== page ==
- George III & Charlotte
Royal warrant for holding a general court martial. Signed by George III (1738–1820) and issued by William Petty, 2nd Earl of Shelburne (1737–1805), to Thomas Morgan (1702–1769), Judge Advocate General, 16 December 1767.
The son of George II, Frederick, Prince of Wales, predeceased his father by nine years. Upon the death of George II, the kingship passed to his grandson, who was crowned George III in September 1761. George's life and reign were longer than those of any previous British monarch. His rule was marked by a series of military conflicts, including the loss of the American colonies in the American War of Independence, and the defeat of Napoleon at the Battle of Waterloo in 1815. In the later part of his life, George III suffered from recurrent, and eventually permanent, mental illness, possibly caused by the blood disease porphyria. The King suffered a final relapse in 1810, which resulted in the establishment of a regency during which his eldest son, George, Prince of Wales, ruled as Prince Regent.
This warrant, signed by the King, is for the holding of a general court martial to be tried against three officers serving in the Royal Regiment of Artillery. The men stood accused of acting in a manner ‘unbecoming [of] Officers and Gentlemen’ by falsely charging one Captain Lieutenant Thomas Rogers with ‘Sundry Instances of Scandalous and Infamous Behaviour’ relating to the raising of recruits. It is interesting to note that the name of one of the accused, Captain Abraham Tovey, is found in the list of subscribers to A Treatise on Court Martial, published in New York in 1769.
Letter initialled. George III to ‘Sir’, Windsor, London, 26 February 1793.
Though the Reed Autograph Letters & Manuscripts Collection includes a number of documents signed by various monarchs, few are fully in a royal hand. One exception is this short note written by George III. In the letter, he responds to an enquiry made by an unknown person who sought information on the papers of Sir Alexander Campbell (1739–1791), an army officer and colonial governor in the Caribbean.
The addressee was concerned with receiving specific information that related to an event on the islands of Martinique and Guadalupe, but George III replied that ‘the circumstance does not occur to my Memory’. The king was fifty-five when he penned this reply, and was surely preoccupied with the reality that Napoleonic France had just declared war on Great Britain earlier that month.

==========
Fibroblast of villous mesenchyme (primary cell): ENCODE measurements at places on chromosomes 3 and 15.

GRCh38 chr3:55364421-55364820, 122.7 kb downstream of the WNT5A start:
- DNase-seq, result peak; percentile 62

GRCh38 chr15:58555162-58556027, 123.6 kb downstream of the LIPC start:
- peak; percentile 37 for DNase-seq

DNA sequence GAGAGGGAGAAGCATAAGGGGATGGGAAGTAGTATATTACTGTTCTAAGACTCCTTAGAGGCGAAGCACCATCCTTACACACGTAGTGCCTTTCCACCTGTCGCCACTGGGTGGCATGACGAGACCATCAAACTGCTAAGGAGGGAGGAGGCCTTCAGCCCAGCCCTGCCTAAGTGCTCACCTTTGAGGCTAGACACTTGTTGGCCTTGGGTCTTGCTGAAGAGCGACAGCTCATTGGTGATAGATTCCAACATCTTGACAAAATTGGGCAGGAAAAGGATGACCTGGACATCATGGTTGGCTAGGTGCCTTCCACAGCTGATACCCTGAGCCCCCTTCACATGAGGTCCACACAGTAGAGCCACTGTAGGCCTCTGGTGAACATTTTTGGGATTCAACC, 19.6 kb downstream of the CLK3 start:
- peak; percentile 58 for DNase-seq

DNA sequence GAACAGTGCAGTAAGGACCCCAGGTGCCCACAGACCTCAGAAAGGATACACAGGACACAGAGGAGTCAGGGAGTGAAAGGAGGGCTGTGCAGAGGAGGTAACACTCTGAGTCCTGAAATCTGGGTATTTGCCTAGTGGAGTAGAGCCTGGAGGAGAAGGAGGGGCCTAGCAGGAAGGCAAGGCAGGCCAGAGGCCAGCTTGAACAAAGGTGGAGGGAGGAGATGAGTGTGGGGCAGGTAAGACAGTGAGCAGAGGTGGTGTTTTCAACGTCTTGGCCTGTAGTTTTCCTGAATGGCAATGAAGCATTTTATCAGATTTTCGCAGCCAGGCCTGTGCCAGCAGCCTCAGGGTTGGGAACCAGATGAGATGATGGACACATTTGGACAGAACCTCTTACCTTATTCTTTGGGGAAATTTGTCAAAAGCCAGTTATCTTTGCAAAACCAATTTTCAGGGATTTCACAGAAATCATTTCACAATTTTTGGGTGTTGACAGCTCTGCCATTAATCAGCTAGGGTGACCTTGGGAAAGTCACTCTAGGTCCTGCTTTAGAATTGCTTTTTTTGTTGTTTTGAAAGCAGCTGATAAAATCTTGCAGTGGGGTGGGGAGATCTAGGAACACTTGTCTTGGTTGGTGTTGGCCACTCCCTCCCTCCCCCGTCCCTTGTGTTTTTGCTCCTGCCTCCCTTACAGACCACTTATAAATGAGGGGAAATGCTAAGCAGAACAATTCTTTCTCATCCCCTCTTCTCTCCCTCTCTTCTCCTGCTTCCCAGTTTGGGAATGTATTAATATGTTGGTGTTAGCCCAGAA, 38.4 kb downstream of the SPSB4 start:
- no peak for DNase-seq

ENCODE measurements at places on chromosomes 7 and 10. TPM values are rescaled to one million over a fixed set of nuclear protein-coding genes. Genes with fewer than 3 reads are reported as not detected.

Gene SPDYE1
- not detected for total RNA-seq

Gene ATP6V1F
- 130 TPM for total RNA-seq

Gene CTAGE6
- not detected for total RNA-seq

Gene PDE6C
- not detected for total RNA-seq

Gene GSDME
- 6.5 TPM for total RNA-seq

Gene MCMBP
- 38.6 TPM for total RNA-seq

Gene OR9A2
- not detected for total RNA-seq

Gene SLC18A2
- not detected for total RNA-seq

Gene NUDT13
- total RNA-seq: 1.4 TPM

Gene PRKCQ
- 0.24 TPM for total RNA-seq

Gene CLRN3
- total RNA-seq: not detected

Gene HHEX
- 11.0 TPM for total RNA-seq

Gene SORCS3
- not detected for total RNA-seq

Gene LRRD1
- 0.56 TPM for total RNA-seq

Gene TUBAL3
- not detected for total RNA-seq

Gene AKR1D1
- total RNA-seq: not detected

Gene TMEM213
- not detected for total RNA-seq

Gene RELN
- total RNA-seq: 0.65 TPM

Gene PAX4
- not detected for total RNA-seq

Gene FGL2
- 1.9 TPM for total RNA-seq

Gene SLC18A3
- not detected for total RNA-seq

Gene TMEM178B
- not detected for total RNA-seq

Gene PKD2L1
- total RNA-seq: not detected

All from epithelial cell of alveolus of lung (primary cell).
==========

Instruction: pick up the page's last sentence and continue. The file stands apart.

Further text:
Letter signed. Charlotte, Queen Consort of George III (1744–1818), to Richard Hurd, Bishop of Worcester (1720–1808), Kew, 7 February 1789
Charlotte and George III were married on 8 September 1761. As his wife, she also became the electress consort of Hanover until the promotion of her husband to King of Hanover on 12 October 1814, which also made her Queen consort of Hanover. Her life was by most accounts a tranquil one, with the exceptions being the disruptions caused by George’s attacks of illness. Charlotte exercised little political power and was a great patron of the arts. She was known to Johann Christian Bach and Wolfgang Amadeus Mozart, among other composers, and an amateur botanist who helped expand Kew Gardens.
This short letter by Charlotte to the Bishop of Worcester was written at Kew, where George III was undergoing treatment for his illness. She wrote that the King, ‘enquired very anxiously after You, & seemed pleased to hear of Your having been at Kew to Inform Yourself after Him’. The visit might not have all that beneficial for the Bishop, as Charlotte closed the letter by writing, ‘I am so sorry to hear that Your Visit … proved so painfull … as to give You the Gout’. The letter also introduced a ‘very modest Man’ named Thomas Willis, a member of the family of specialist ‘mad doctors’ (i.e. psychiatrists) who were brought in to care for the King during his illness. Thomas Willis, a reverend rather than a doctor, became Charlotte’s confidant.